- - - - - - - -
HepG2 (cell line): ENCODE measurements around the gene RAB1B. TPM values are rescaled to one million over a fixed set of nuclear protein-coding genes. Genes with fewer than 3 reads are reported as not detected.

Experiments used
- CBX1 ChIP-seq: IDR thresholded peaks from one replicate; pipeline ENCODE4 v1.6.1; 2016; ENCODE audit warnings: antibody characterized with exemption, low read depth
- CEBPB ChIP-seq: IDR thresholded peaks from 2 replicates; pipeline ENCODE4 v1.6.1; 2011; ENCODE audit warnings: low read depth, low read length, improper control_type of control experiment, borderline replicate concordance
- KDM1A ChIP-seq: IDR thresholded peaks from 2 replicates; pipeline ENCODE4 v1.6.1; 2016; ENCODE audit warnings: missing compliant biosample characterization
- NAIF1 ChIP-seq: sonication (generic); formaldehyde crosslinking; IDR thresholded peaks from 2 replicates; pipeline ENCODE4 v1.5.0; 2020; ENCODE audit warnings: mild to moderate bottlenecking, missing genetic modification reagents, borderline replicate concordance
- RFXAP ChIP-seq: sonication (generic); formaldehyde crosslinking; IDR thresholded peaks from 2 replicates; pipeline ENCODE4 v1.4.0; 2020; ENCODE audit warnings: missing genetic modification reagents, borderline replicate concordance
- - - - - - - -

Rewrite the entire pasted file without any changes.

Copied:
HepG2 (cell line): ENCODE measurements around the gene RAB1B. TPM values are rescaled to one million over a fixed set of nuclear protein-coding genes. Genes with fewer than 3 reads are reported as not detected.

Experiments used
- CBX1 ChIP-seq: IDR thresholded peaks from one replicate; pipeline ENCODE4 v1.6.1; 2016; ENCODE audit warnings: antibody characterized with exemption, low read depth
- CEBPB ChIP-seq: IDR thresholded peaks from 2 replicates; pipeline ENCODE4 v1.6.1; 2011; ENCODE audit warnings: low read depth, low read length, improper control_type of control experiment, borderline replicate concordance
- KDM1A ChIP-seq: IDR thresholded peaks from 2 replicates; pipeline ENCODE4 v1.6.1; 2016; ENCODE audit warnings: missing compliant biosample characterization
- NAIF1 ChIP-seq: sonication (generic); formaldehyde crosslinking; IDR thresholded peaks from 2 replicates; pipeline ENCODE4 v1.5.0; 2020; ENCODE audit warnings: mild to moderate bottlenecking, missing genetic modification reagents, borderline replicate concordance
- RFXAP ChIP-seq: sonication (generic); formaldehyde crosslinking; IDR thresholded peaks from 2 replicates; pipeline ENCODE4 v1.4.0; 2020; ENCODE audit warnings: missing genetic modification reagents, borderline replicate concordance